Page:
Objective: To enhance pain practices in nursing homes (NHs) using pain assessment and management algorithms and intense diffusion strategies.
Design: A cluster, randomized controlled trial. The intervention consisted of intensive training and support for the use of recommended pain assessment and management practices using algorithms (ALGs). Control facilities received pain education (EDU) only.
Setting: Twenty-seven NHs in the greater Puget Sound area participated. Facilities were diverse in terms of size, quality, and ownership.
Participants: Data were collected from 485 NH residents; 259 for the intervention and 226 for the control group.
Measurements: Resident outcomes were nursing assistant (proxy) report and self-reported resident pain intensity. Process outcomes were adherence to recommended pain practices. Outcomes were measured at baseline, completion of the intervention (ALG) or training (EDU), and again 6 months later.
Results: Among 8 comparisons of outcome measures between ALG and EDU (changes in 4 primary pain measures compared at 2 postintervention time points) there was only 1 statistically significant but small treatment difference in proxy- or self-reported pain intensity. Resident-reported worst pain decreased by an average of 0.8 points from baseline to 6 months among the EDU group and increased by 0.2 points among the ALG (P = .005), a clinically nonsignificant difference. There were no statistically significant differences in adherence to clinical guideline practice recommendations between ALG and EDU following the intervention.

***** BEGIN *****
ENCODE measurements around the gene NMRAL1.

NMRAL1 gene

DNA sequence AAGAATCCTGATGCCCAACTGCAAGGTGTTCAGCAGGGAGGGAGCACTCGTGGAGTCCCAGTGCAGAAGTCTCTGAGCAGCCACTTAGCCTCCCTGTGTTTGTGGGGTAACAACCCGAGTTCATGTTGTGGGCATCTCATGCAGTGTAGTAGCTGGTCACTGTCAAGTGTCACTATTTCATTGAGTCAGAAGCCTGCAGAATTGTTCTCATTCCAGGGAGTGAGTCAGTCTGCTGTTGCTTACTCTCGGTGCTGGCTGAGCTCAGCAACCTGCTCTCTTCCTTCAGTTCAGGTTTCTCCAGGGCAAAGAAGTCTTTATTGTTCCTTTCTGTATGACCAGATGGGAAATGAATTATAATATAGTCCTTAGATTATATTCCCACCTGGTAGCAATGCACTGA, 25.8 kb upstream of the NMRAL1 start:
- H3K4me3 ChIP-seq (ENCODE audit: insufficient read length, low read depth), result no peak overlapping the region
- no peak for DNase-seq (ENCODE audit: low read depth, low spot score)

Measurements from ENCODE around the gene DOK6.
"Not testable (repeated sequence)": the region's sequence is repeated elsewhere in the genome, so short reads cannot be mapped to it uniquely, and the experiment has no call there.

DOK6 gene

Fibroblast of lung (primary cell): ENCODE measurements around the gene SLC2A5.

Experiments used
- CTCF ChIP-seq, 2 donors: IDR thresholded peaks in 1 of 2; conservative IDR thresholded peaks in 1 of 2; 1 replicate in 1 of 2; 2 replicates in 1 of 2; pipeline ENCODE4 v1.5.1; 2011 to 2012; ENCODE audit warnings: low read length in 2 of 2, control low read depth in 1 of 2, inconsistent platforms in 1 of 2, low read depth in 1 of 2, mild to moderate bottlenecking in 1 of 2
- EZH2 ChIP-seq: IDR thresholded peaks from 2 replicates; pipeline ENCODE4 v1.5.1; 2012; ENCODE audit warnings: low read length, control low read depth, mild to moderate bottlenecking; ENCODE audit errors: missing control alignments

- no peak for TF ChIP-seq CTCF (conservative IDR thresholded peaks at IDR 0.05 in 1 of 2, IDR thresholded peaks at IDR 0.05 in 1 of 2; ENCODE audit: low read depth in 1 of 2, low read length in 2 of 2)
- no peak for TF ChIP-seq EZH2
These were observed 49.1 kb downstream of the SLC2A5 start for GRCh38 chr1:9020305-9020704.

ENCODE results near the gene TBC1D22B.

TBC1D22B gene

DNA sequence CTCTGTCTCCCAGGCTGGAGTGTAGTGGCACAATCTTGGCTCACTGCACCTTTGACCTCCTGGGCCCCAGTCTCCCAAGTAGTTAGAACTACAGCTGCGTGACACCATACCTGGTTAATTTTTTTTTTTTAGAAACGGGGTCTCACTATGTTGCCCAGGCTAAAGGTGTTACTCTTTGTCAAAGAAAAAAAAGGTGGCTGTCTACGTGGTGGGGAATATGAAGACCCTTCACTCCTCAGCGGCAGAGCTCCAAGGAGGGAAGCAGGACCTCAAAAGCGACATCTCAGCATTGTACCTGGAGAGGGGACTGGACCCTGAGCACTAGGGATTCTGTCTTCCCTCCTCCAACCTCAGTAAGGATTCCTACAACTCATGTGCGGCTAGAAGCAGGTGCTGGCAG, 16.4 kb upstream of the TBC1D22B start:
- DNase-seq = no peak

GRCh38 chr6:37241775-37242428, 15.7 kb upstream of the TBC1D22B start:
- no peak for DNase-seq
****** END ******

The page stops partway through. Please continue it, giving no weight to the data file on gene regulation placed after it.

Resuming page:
Conclusions: Future research needs to identify and test effective implementation methods for changing complex clinical practices in NHs, including those to reduce pain.
Trial registration: ClinicalTrials.gov NCT01399567.
Keywords: Pain; algorithm; clinical trial; diffusion of innovations; evidence-based practice; nursing homes; older adults; palliative care.
Published by Elsevier Inc.